Human Journey

The Beauty and Meaning of an Ancient Art Form

The annual All Roads Film Festival has begun here at NG headquarters, and indigenous and minority filmmakers from around the world have gathered to share their stories and celebrate their cultures. (Follow the All Roads Blog for more details about each film, or get a sneak peek from Pop Omnivore.)

In addition, people featured in the films are in attendance, and yesterday Josephine Seymour (seen in “GRAB“) was outside demonstrating traditional Pueblo of Laguna pottery making from the southwestern part of New Mexico.

View the gallery above to learn about the ancient techniques, rich symbolism, and deep spirituality behind the creation and enjoyment of this timeless art form. Then look for parallels in your own life, culture, and traditions and see just how your path meets up with all roads.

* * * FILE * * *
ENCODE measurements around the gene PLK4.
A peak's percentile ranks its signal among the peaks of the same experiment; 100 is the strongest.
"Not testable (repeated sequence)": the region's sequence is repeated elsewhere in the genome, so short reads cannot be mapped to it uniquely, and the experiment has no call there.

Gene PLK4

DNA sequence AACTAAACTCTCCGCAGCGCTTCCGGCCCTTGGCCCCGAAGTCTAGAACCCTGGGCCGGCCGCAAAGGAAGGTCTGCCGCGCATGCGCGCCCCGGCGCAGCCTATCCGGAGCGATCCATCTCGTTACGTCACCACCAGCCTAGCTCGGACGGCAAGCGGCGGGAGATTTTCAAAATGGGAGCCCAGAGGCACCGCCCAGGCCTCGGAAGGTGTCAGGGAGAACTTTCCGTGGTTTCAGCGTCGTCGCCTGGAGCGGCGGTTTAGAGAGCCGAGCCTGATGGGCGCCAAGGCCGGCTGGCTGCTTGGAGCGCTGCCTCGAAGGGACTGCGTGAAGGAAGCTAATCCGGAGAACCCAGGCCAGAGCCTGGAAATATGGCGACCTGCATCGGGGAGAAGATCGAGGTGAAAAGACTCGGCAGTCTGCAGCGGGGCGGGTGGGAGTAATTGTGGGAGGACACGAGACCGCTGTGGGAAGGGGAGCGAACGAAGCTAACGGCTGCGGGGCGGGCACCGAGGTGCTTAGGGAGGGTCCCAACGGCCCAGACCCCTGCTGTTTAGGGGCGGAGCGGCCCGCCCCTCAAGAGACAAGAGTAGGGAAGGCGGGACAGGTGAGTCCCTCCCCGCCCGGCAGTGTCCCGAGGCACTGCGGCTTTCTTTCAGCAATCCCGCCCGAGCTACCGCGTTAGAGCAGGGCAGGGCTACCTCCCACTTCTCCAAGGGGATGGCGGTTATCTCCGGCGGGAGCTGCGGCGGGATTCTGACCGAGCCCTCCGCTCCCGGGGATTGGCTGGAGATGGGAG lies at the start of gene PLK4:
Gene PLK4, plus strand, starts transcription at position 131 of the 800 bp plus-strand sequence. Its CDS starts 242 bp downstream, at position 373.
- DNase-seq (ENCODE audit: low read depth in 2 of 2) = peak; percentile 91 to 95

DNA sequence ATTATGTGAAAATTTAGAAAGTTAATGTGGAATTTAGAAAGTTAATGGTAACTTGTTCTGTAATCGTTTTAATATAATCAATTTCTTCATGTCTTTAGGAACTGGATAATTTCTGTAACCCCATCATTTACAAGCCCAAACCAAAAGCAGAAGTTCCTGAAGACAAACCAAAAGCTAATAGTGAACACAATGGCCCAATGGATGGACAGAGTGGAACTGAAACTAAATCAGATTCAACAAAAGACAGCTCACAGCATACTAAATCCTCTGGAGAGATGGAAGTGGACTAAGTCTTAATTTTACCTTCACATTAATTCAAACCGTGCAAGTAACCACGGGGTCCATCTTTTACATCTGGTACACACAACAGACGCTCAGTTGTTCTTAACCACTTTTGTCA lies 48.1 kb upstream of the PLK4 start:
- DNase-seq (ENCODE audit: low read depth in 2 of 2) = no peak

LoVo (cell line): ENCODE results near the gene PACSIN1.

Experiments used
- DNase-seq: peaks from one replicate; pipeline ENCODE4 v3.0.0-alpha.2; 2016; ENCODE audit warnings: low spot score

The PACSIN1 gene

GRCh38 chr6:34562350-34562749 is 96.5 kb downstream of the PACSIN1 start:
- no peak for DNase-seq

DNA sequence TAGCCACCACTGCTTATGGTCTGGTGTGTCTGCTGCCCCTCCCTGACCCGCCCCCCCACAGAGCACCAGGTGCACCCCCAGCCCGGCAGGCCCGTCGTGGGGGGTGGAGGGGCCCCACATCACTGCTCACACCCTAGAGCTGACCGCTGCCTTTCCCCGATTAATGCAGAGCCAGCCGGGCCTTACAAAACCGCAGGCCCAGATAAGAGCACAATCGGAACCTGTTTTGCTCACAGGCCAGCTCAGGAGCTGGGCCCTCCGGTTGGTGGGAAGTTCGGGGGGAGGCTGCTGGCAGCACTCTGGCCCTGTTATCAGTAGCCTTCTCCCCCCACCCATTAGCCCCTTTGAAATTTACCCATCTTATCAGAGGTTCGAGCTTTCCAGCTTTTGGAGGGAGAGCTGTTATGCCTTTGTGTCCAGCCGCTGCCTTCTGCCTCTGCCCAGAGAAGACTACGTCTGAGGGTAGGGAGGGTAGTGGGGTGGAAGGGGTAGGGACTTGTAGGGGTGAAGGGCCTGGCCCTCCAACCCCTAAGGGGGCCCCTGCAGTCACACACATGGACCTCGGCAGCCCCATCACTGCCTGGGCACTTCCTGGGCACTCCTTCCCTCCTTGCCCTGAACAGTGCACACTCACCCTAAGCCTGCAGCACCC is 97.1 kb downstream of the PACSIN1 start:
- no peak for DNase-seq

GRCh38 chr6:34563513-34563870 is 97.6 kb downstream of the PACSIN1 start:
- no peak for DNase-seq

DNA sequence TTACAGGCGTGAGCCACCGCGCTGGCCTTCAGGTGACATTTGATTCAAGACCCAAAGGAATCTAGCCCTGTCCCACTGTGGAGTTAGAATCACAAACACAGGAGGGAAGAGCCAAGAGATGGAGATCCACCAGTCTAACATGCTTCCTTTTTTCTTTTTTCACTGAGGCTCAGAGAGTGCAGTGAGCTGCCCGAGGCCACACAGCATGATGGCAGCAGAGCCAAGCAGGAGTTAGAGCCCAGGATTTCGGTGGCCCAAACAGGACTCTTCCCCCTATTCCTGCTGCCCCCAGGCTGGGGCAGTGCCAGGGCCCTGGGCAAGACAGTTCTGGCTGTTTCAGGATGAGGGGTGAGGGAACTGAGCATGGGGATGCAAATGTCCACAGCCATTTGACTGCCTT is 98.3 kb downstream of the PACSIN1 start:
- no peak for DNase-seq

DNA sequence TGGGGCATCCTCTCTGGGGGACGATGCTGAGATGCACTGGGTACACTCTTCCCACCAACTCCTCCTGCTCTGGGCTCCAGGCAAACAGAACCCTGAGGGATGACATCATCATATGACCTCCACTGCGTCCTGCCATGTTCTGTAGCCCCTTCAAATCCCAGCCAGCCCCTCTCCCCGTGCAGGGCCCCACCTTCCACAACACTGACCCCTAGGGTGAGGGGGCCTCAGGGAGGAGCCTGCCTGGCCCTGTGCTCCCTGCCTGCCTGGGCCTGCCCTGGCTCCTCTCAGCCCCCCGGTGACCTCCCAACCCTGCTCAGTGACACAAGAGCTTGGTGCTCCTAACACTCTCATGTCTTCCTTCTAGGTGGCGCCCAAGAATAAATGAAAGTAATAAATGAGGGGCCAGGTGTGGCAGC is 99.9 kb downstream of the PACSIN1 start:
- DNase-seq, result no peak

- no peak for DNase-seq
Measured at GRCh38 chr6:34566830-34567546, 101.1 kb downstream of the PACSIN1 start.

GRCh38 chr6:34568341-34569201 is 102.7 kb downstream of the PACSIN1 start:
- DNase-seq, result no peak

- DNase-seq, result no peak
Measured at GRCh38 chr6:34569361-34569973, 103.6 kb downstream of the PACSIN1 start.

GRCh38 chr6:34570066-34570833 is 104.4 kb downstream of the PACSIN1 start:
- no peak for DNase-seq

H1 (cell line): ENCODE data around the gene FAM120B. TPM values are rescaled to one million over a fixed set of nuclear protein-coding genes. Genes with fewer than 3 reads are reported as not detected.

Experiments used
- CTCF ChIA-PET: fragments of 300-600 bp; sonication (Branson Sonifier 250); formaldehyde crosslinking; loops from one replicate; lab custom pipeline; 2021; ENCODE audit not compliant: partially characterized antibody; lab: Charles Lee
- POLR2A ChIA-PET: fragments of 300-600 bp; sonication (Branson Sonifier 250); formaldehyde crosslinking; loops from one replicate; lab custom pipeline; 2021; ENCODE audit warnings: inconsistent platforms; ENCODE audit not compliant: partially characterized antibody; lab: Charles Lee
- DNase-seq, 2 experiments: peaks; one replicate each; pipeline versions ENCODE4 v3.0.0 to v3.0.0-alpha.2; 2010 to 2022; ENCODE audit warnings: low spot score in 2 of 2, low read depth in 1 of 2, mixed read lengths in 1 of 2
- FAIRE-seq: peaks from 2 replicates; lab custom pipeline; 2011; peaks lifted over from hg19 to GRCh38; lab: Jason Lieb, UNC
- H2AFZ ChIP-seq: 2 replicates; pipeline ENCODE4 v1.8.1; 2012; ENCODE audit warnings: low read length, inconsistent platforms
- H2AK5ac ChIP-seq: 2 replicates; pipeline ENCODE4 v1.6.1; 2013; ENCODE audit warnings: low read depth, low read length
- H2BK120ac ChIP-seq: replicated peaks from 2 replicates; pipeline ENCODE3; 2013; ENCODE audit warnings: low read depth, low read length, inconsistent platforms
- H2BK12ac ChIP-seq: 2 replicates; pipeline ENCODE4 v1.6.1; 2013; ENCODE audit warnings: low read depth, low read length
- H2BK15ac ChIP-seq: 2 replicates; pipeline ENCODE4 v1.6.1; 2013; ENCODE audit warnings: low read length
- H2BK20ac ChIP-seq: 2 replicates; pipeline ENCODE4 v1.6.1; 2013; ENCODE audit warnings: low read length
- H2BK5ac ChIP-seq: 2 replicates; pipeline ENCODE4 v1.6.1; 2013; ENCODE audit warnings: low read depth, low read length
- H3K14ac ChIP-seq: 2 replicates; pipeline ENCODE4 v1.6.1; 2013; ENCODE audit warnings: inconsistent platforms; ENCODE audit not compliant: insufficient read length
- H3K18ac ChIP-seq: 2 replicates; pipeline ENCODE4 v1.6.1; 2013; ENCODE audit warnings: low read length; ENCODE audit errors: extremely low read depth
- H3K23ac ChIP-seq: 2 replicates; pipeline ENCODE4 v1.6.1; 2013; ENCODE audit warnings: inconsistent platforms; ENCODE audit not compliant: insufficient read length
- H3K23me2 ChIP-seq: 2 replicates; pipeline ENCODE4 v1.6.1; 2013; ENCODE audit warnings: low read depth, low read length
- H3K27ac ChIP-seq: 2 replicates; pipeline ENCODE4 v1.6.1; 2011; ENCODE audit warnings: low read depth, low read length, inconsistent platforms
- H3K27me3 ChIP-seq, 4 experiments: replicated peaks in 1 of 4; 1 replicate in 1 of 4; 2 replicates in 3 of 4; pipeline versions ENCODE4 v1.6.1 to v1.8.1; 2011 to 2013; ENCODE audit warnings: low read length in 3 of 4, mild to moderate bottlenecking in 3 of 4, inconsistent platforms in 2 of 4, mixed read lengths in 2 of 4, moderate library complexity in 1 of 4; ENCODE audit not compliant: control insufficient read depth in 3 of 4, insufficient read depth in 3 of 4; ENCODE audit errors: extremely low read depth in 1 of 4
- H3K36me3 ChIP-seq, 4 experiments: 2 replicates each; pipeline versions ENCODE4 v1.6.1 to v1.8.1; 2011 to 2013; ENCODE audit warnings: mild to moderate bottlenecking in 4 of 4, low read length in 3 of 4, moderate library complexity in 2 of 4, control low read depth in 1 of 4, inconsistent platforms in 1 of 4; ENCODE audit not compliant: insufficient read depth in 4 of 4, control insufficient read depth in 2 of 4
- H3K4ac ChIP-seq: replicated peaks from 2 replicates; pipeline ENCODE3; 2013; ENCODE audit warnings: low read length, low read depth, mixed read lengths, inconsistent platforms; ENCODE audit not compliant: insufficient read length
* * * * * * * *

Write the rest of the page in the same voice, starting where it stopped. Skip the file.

More From All Roads

See the Work of the Honorees of the 2011 All Roads Photography Awards

Andrew Howley is a longtime contributor to the National Geographic blog, with a particular focus on archaeology and paleoanthropology generally, and ancient rock art in particular. In 2018 he became Communications Director at Adventure Scientists, founded by Nat Geo Explorer Gregg Treinish. Over 11 years at the National Geographic Society, Andrew worked in various ways to share the stories of NG explorers and grantees online. He also produced the Home Page of for several years, and helped manage the Society's Facebook page during its breakout year of 2010. He studied Anthropology with a focus on Archaeology from the College of William & Mary in Virginia. He has covered expeditions with NG Explorers-in-Residence Mike Fay, Enric Sala, and Lee Berger. His personal interests include painting, running, and reading about history. You can follow him on Twitter @anderhowl and on Instagram @andrewjhowley.
  • Patara Padungsuntatraruk

    Pure and Simple

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